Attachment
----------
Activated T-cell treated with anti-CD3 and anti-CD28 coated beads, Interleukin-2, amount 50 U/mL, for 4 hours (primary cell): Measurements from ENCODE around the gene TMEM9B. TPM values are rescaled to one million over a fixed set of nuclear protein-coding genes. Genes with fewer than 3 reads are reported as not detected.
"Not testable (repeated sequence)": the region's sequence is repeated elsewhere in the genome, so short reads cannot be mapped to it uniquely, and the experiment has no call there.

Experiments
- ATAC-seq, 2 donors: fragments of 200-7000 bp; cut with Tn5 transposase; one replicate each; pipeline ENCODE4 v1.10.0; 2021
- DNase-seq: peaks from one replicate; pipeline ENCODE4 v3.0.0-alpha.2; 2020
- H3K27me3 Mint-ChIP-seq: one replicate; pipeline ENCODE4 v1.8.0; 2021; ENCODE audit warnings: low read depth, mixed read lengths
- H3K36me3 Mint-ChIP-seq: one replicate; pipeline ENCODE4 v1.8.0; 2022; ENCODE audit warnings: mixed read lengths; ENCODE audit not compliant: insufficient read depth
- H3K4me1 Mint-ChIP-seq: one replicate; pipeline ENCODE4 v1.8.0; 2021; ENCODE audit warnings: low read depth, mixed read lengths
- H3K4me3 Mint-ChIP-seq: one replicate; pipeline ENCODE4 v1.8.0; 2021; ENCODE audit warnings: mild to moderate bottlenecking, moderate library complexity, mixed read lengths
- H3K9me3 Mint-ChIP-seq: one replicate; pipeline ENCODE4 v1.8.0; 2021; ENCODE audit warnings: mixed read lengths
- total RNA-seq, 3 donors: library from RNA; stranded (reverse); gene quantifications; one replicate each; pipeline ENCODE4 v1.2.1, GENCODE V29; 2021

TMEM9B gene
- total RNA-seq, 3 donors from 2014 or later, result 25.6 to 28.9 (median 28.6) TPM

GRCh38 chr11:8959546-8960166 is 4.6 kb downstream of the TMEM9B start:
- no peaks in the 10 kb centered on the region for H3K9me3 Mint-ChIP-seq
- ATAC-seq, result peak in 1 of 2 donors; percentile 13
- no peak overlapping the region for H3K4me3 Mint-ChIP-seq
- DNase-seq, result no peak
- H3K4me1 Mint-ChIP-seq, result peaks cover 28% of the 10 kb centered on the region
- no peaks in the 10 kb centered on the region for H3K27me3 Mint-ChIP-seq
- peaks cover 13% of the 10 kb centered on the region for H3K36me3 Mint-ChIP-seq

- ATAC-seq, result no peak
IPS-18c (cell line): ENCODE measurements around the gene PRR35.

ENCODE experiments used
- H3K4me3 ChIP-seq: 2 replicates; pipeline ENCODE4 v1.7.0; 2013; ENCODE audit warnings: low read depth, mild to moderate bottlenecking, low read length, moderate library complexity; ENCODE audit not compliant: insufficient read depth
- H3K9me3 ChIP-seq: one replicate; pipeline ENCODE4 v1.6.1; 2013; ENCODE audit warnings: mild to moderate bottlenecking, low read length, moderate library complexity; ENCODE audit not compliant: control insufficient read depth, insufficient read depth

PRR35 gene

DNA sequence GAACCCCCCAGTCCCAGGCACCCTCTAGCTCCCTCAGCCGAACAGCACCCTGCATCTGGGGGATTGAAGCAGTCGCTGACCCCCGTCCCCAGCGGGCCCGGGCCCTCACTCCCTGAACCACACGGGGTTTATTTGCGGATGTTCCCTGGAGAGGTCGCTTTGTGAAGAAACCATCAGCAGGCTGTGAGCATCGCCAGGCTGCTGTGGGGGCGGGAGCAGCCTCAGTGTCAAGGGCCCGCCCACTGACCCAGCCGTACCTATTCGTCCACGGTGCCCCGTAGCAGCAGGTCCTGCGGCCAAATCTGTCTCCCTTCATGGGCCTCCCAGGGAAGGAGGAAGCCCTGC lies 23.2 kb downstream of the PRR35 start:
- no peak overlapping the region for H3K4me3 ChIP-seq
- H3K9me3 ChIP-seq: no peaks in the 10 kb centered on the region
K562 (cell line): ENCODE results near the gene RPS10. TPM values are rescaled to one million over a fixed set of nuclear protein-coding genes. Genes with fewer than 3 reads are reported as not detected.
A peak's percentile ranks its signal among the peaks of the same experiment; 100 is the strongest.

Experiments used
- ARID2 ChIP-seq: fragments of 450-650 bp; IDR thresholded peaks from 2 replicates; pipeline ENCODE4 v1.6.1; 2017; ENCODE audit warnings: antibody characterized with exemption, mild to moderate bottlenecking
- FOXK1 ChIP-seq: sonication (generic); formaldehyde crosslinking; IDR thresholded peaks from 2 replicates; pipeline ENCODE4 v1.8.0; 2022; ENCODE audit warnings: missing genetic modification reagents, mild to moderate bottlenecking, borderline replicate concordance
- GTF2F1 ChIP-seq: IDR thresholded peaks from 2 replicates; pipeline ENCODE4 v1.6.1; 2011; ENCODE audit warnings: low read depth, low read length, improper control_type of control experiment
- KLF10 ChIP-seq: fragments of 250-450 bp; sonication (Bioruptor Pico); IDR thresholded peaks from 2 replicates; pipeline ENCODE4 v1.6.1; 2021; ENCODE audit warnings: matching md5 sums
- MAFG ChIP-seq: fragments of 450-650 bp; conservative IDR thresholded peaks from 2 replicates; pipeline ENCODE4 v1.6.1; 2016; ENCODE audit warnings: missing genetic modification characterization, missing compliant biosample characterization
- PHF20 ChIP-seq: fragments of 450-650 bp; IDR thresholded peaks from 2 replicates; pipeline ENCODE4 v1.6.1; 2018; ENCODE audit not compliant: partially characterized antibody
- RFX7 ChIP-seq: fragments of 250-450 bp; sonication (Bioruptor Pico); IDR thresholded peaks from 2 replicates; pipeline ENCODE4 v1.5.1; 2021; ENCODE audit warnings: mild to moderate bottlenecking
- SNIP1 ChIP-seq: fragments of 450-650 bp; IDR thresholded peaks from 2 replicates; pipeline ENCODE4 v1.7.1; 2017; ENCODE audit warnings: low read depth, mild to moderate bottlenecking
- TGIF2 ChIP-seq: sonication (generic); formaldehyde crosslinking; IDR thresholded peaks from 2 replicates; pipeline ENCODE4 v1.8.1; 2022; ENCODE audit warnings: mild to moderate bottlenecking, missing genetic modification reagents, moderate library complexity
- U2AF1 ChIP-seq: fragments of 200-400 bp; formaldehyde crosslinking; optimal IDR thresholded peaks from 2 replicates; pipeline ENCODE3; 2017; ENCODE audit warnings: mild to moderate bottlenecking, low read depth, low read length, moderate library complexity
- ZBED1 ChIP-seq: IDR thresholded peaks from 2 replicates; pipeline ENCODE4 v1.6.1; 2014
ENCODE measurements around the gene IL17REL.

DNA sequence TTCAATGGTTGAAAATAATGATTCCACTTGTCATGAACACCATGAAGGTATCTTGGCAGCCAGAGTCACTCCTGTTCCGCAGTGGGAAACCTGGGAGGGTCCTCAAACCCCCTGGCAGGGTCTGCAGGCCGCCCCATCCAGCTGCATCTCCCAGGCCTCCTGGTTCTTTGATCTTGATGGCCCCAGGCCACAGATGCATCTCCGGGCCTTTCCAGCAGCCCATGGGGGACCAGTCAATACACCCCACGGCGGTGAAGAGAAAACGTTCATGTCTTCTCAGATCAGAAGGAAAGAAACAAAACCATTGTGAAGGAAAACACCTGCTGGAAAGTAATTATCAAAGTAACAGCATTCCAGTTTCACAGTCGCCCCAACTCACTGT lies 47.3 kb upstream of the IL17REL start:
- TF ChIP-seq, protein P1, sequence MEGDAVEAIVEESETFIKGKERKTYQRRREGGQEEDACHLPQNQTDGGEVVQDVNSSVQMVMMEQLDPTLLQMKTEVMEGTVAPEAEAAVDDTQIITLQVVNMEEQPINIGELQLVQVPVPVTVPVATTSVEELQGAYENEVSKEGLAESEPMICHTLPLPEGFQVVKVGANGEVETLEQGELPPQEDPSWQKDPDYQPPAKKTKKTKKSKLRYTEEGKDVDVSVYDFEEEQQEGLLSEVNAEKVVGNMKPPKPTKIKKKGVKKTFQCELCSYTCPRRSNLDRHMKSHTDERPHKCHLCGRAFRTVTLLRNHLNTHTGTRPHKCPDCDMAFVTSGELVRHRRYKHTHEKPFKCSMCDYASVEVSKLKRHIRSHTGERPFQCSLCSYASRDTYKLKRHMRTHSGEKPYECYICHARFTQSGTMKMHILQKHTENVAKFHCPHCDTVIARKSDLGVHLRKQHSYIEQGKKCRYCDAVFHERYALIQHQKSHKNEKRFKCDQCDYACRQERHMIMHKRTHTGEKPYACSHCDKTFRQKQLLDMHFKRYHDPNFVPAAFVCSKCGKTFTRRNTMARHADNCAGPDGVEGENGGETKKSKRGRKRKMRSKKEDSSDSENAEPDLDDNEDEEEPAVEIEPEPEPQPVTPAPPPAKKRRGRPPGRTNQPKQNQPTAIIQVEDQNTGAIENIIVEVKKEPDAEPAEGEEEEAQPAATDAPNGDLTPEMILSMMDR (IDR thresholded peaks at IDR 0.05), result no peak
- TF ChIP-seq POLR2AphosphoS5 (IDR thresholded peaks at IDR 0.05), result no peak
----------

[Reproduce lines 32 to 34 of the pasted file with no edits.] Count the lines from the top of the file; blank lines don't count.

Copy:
A peak's percentile ranks its signal among the peaks of the same experiment; 100 is the strongest.

Experiments used
- ARID2 ChIP-seq: fragments of 450-650 bp; IDR thresholded peaks from 2 replicates; pipeline ENCODE4 v1.6.1; 2017; ENCODE audit warnings: antibody characterized with exemption, mild to moderate bottlenecking